How To Plant Grass Seed On Hard Dirt?

plant grass seed on hard dirt

 

Your lawn might be receiving adequate care and ample sunshine. Yet, large patches of it may appear far less vibrant (not luscious and grassy enough) than the rest. This is a common problem that may lead you to wonder: What is the likely reason why sections of my lawn lack the same vigor as the rest of it, and how do I fix it?  

The likely reason is: There are sections of hard soil (also known as compacted soil or clay soil) in your lawn. Hard dirt (also known as fill dirt) has tightly pressed particles that disallow water, air, and nutrients from entering the soil. 

Hard soil can also be caused by constant foot traffic in a particular area of your lawn. Regular foot traffic makes that particular area of the ground hard and compacted. 

Next, you’ll wonder, how to plant grass seed on hard dirt, so that grass grows there?  To develop ideal grass growing conditions on the troubled patches of your lawn, areas of hard dirt need fixing before planting grass seed. This is because you need to get air into the root zone of the soil before seeding. 

The good news is that you can get grass to sprout in hard dirt, by following certain steps.

Steps For Planting Grass Seed On Hard Dirt

Have you been dreaming of turning the hard dirt areas of your lawn into lush green grass? Read through the steps to find out how you can make your dream a reality!

Step 1: Get a soil test done in a laboratory.

It is challenging to grow healthy grass without knowing the existing soil condition and deficiencies. A soil test (soil analysis) gives essential insights about how much clay, sand, silt, and organic matter make up the soil. The examination also reveals which nutrients are missing.

To get the test done, you need to collect an accurate sample and take it to a soil testing center near you.  To obtain the sample, dig up garden soil from about 10 to 12 different places in your lawn. Take a small portion from each of these places, and mix them. The lab result of the analysis will help you in selecting the most suitable fertilizer or compost for the dense areas of your lawn.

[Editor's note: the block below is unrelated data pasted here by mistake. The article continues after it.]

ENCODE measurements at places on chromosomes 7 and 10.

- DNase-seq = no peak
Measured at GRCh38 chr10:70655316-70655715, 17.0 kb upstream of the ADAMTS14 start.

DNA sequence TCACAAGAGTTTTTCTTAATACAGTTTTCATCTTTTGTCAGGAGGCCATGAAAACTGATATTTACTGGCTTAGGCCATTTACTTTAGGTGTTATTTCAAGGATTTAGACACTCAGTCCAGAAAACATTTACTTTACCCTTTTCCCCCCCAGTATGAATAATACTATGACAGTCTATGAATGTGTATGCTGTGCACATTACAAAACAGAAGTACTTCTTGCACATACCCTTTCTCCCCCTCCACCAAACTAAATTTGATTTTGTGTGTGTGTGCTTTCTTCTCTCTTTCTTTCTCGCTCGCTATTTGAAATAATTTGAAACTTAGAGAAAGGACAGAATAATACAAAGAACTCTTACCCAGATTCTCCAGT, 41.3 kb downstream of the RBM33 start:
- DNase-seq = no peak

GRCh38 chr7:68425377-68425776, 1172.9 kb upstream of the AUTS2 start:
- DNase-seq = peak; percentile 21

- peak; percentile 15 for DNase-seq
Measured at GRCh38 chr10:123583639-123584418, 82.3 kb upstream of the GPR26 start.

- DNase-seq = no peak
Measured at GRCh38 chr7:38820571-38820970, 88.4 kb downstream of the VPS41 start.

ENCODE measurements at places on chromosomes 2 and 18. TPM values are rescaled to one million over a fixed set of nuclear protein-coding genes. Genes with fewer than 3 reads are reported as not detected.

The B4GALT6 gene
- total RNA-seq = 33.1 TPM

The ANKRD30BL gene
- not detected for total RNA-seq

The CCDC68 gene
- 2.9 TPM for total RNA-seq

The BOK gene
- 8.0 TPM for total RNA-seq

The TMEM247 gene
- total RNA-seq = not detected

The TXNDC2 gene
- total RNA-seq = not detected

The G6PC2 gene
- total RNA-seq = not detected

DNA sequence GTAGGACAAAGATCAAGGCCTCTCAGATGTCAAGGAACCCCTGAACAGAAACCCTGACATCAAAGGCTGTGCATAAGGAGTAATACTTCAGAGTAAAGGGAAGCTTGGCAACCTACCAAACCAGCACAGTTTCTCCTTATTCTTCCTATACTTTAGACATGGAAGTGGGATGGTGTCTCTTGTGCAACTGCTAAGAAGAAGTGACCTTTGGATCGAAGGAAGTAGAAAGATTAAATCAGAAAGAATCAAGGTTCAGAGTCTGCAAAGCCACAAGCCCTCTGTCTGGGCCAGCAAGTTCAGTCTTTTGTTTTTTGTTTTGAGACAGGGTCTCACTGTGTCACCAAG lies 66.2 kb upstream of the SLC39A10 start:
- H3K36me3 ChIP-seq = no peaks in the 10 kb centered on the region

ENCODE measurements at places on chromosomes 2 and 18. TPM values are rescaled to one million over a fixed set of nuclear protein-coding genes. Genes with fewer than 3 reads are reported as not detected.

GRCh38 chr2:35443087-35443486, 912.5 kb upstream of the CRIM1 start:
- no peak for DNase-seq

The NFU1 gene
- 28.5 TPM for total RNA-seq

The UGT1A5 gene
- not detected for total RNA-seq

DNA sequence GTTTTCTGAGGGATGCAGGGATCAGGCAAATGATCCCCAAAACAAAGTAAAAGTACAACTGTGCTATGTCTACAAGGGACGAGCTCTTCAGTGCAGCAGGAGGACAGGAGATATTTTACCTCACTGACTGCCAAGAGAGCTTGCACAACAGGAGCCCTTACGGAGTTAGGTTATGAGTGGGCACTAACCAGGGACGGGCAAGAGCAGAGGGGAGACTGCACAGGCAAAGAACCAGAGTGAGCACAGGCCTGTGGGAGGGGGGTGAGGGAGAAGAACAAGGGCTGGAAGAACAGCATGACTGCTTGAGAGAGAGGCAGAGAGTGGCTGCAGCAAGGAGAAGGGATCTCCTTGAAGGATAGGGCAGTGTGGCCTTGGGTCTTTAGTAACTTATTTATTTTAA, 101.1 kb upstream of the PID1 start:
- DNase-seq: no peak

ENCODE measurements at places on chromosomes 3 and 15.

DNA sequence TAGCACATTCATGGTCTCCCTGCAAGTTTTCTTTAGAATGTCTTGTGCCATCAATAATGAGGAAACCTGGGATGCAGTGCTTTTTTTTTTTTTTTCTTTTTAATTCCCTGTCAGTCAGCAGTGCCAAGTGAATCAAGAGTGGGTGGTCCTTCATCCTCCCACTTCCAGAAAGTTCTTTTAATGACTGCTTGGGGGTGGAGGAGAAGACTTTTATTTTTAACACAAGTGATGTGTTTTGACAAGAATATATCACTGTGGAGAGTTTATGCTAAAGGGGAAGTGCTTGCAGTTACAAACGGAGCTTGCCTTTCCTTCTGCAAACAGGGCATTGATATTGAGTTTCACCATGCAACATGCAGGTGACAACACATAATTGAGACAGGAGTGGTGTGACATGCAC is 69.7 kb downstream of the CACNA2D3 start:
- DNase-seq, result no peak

Step 2: Core aerate the topsoil

For grass to be able to grow, the ground beneath has to have enough spaces within it for air (oxygen) and water storage. When the ground is hard, enough air and water don’t seep through it.  With the help of a core aerator, you can create channels in the topsoil (top 3-inch layer of the ground), through which air, water, and nutrients can penetrate the soil.  

The core aerator machine makes small cylindrical holes in the ground, to remove cores of about 3 inches in depth, which makes planting easier.  Topsoil aeration should be done up to two times yearly (Fall and Spring) and continued for a few years.

Step 3: Till the super hard ground 

Sometimes, soil hardness is so severe that aeration by itself won’t take care of the problem. In such a scenario, it is only possible to loosen the ground (for planting) by tilling 6 to 10 inches into the earth. A rototiller machine is most suitable for performing this task. You may rent the rototiller since you may not need it regularly.   

planting grass seed on hard dirt

 

Step 4: Till compost over the soil

After performing step 1 above (soil test), you would have discovered the deficiencies of your lawn’s existing soil. Now, after aerating and tilling the earth, you need to put the right type and amount of compost or fertilizer (as per the soil analysis done) over the cultivated ground.

That wheelbarrow in your storage, along with a rake, would be rather useful at this stage. Typically, at least an inch to two inches of suitable compost is added all over the aerated soil. This step rectifies soil deficiencies discovered through the soil test and prepares the ground. Adding compost means adding organic matter on the soil surface and inside the holes created with the core aerator.

Note, the amount of compost should be equivalent to about 25% to 50% of the weight of the soil. Further, it may have to be tilled as deep as 18 inches (instead of one to two inches), depending on your location and conditions.